The nation isn’t broken, but many of its citizens are hurting.  They feel left behind by their government and don’t think either major party speaks for them.  To heal we need to come together and seek to understand those with whom we disagree.  We need to get out of our social media echo chambers.  We need to listen to those who feel their government no longer represents them.  We don’t have to agree on everything in order to agree on some things.  Of course we need to continue to call out hatred whenever it rears its ugly head, but we must also advocate for the marginalized, push for social justice, and protect the progress we have made toward a better nation for all. 

Lashing out with name calling and bullying of those who disagree with us will never change anyone’s mind.  We are all in this together.  Let’s work together to make the world a better place, one respectful conversation at a time.

Tuesday, November 1, 2016


by Ted Miller
(originally published November 2016 in Tumbleweird)

Why should I vote if my vote doesn’t count?

Because it does.  Your vote matters.  And contrary to what you may hear, it gets counted and it makes a difference.  Local and state elections have more of an impact on your life than who sits in the oval office.

So you wanted someone other than Hillary?  Fine, but the Democratic Party process put her on the ticket.  Can’t stand The Donald?  Same deal, the Republican Party process made him the nominee.  Think the process is flawed and biased?  Work within your political party to change the process.  The party process won’t change if everyone just stays home complaining.

And VOTE.  Vote your conscience, but vote.  Don’t cast a protest vote, cast an informed vote.  Who best aligns with your values and principles?  Who is best prepared to lead our nation forward?  Do some objective research.  Don’t blindly swallow the echo chamber memes of confirmation bias you see on your Facebook feed.  Look up differing opinions.  Read the recommendations of major newspapers and people you trust.  Read the party platforms.  Go to the candidates’ websites and read their policy positions and plans.  There are more than two presidential candidates on your ballot.  And if you really can’t bring yourself to vote for a presidential candidate, don’t color in one of those boxes.  But VOTE for the other offices and initiatives on your ballot.  There’s a lot more on the ballot than the presidential election, so don’t let the divisiveness over Trump vs. Clinton keep you from voting.

The presidential election isn’t the one that will affect you the most in your day-to-day life.  Local and state elections are even more important and they tend to get the least amount of voter participation.  Do you know who your state legislators are?  Do you agree with them?  Are you happy with funding for public education in the state?  Are you happy with your city council?  Were you happy when the voters rejected funding an aquatic center and a performing arts center?  When your city council decided not to support a public market, did that represent your views?  Get involved and let your voice be heard!  Go to local government meetings, write letters to the editor, attend school board meetings, and use your ballot to put the people who best represent you into office.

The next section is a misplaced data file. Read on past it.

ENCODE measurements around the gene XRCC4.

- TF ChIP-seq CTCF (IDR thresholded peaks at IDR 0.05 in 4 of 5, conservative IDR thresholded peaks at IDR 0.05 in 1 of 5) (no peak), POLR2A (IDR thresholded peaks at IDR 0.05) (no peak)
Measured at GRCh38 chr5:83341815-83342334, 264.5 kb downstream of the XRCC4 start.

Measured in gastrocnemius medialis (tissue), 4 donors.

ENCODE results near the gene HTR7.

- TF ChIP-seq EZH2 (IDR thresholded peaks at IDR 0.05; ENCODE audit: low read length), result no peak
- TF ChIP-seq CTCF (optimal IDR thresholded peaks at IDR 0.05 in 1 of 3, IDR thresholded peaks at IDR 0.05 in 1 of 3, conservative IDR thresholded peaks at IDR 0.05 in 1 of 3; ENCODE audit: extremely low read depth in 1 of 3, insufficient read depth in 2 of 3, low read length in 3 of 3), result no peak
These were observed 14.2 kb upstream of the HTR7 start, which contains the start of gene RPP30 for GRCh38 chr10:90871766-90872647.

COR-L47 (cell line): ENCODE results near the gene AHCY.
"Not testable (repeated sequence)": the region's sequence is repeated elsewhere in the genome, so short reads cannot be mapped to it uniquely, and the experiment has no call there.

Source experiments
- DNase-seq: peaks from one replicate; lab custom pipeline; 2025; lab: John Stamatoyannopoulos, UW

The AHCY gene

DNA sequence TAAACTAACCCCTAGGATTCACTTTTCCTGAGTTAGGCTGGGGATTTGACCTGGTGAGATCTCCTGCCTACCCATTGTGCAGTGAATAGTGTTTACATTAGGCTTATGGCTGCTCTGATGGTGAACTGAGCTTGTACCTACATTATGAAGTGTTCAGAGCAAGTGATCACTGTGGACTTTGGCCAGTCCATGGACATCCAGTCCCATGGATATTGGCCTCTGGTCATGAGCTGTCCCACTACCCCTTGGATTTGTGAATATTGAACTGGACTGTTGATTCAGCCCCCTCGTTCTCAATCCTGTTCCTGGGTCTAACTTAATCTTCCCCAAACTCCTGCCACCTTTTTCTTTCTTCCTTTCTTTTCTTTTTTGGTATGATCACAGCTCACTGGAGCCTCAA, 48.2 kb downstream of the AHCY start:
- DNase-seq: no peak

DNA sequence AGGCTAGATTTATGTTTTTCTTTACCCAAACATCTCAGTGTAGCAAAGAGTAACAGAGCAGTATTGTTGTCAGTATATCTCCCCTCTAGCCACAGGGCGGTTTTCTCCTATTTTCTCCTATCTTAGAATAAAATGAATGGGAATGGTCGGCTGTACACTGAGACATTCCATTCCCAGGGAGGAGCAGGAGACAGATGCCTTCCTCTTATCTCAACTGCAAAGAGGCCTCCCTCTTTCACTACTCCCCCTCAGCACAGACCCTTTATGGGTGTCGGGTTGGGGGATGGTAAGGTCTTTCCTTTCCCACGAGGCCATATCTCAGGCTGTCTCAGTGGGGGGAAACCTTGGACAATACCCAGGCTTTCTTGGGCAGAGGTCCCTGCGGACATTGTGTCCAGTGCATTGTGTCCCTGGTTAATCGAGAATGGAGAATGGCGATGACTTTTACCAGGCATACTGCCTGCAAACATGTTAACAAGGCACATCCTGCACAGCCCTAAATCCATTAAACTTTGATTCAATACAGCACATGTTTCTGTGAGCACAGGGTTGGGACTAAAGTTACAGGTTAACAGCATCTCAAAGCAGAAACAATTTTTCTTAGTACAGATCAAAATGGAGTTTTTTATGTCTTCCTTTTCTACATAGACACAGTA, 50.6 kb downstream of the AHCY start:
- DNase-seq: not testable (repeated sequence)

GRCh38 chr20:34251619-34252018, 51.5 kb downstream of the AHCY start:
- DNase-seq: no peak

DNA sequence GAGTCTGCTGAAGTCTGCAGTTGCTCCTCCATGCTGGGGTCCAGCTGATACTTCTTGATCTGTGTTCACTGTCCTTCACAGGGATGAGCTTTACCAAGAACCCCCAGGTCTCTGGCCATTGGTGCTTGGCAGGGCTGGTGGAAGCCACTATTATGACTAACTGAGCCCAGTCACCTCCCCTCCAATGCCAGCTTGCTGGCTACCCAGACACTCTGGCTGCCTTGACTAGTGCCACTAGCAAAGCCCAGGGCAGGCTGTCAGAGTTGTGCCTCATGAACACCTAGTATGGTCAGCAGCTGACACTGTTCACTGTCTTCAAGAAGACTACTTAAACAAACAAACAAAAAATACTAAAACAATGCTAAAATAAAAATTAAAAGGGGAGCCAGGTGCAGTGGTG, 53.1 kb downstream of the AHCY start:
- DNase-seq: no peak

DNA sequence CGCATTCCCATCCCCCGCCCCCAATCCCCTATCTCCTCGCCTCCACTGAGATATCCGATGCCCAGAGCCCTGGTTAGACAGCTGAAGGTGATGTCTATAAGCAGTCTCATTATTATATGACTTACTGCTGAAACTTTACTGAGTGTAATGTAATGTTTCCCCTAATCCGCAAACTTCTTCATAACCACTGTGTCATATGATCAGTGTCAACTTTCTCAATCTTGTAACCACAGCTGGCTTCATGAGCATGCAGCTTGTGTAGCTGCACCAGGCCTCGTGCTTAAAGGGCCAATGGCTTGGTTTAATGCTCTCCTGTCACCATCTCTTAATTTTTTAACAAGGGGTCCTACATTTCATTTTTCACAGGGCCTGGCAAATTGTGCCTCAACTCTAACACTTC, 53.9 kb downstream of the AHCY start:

There are six initiatives on the ballot this year.  Have you studied them to understand them?  Don’t just read the title and assume you know what the initiative is about.  Read the voter’s guide.  Who was behind getting the initiative on the ballot?  What are their motives?  Consider the arguments for and against.  Be an informed voter.

The last thing you should use to make a decision are campaign television ads.  There is no requirement for “truth in advertising” there.  Political ads are designed to elicit an emotional response and they will twist and shade the truth.  There is someone behind those ads that wants something, and it probably isn’t something for you.  Caveat emptor. 

Everyone who is eligible to do so should vote.  Voting is a right guaranteed by the constitution that you should not abdicate lightly.  Don’t throw it away by sitting out the election in protest or by marking your ballot without some level of research and understanding. 

Statistics show that voter turnout is overwhelmingly higher for older, more affluent whites than any other demographic.  In fact, young voters earning less than $50,000 per year turn out to vote at only half the rate of their older white counterparts.  And yet the younger demographic is proportionately more adversely affected by regressive policy and spending that tends to favor the wealthy and big business.  Help change that statistic.  Get out and vote.

Exercise your voice of democracy.  Think about your future and about the future of the next generation.  What are your values?  Whether you think of yourself as progressive or conservative, Republican, Democrat, Libertarian, or Socialist, you have a say in this country.  As long as the constitution stands, you have a voice in our democracy.  Use it.  For when the majority chooses to opt out of the process, the self-interests and powerful few get all the influence.  And all too often they aren’t looking out for you.

Vote.  Because it counts.